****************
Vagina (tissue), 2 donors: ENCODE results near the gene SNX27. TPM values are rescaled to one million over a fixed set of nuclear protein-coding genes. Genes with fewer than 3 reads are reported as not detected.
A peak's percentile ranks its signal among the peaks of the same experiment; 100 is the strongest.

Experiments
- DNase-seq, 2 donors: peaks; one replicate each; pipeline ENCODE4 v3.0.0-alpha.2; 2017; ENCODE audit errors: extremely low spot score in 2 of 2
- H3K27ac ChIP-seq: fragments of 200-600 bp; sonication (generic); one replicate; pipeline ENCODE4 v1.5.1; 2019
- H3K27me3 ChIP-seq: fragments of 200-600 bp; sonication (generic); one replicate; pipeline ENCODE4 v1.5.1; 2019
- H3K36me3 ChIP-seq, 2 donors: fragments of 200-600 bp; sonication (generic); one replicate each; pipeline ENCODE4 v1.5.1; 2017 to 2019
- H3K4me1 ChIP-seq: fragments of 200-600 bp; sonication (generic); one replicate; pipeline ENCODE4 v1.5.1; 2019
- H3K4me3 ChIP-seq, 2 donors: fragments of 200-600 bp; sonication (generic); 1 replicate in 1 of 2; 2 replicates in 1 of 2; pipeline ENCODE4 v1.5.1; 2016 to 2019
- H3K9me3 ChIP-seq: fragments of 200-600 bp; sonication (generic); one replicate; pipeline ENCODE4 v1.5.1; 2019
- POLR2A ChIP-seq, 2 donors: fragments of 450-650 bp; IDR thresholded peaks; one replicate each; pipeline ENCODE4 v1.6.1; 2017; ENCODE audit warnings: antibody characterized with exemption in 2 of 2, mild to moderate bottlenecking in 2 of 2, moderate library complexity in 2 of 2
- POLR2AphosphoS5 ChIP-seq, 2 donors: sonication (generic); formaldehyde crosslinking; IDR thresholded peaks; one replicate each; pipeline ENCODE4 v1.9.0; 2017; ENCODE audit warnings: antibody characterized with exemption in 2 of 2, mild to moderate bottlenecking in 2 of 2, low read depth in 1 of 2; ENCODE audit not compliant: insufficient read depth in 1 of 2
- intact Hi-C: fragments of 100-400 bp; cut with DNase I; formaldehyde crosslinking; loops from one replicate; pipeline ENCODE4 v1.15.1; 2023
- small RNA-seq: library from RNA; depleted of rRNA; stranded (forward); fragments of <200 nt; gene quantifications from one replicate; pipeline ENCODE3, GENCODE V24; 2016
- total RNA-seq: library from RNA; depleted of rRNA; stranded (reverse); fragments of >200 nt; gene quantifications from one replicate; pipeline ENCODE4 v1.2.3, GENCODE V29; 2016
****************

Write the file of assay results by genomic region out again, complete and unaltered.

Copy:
Vagina (tissue), 2 donors: ENCODE results near the gene SNX27. TPM values are rescaled to one million over a fixed set of nuclear protein-coding genes. Genes with fewer than 3 reads are reported as not detected.
A peak's percentile ranks its signal among the peaks of the same experiment; 100 is the strongest.

Experiments
- DNase-seq, 2 donors: peaks; one replicate each; pipeline ENCODE4 v3.0.0-alpha.2; 2017; ENCODE audit errors: extremely low spot score in 2 of 2
- H3K27ac ChIP-seq: fragments of 200-600 bp; sonication (generic); one replicate; pipeline ENCODE4 v1.5.1; 2019
- H3K27me3 ChIP-seq: fragments of 200-600 bp; sonication (generic); one replicate; pipeline ENCODE4 v1.5.1; 2019
- H3K36me3 ChIP-seq, 2 donors: fragments of 200-600 bp; sonication (generic); one replicate each; pipeline ENCODE4 v1.5.1; 2017 to 2019
- H3K4me1 ChIP-seq: fragments of 200-600 bp; sonication (generic); one replicate; pipeline ENCODE4 v1.5.1; 2019
- H3K4me3 ChIP-seq, 2 donors: fragments of 200-600 bp; sonication (generic); 1 replicate in 1 of 2; 2 replicates in 1 of 2; pipeline ENCODE4 v1.5.1; 2016 to 2019
- H3K9me3 ChIP-seq: fragments of 200-600 bp; sonication (generic); one replicate; pipeline ENCODE4 v1.5.1; 2019
- POLR2A ChIP-seq, 2 donors: fragments of 450-650 bp; IDR thresholded peaks; one replicate each; pipeline ENCODE4 v1.6.1; 2017; ENCODE audit warnings: antibody characterized with exemption in 2 of 2, mild to moderate bottlenecking in 2 of 2, moderate library complexity in 2 of 2
- POLR2AphosphoS5 ChIP-seq, 2 donors: sonication (generic); formaldehyde crosslinking; IDR thresholded peaks; one replicate each; pipeline ENCODE4 v1.9.0; 2017; ENCODE audit warnings: antibody characterized with exemption in 2 of 2, mild to moderate bottlenecking in 2 of 2, low read depth in 1 of 2; ENCODE audit not compliant: insufficient read depth in 1 of 2
- intact Hi-C: fragments of 100-400 bp; cut with DNase I; formaldehyde crosslinking; loops from one replicate; pipeline ENCODE4 v1.15.1; 2023
- small RNA-seq: library from RNA; depleted of rRNA; stranded (forward); fragments of <200 nt; gene quantifications from one replicate; pipeline ENCODE3, GENCODE V24; 2016
- total RNA-seq: library from RNA; depleted of rRNA; stranded (reverse); fragments of >200 nt; gene quantifications from one replicate; pipeline ENCODE4 v1.2.3, GENCODE V29; 2016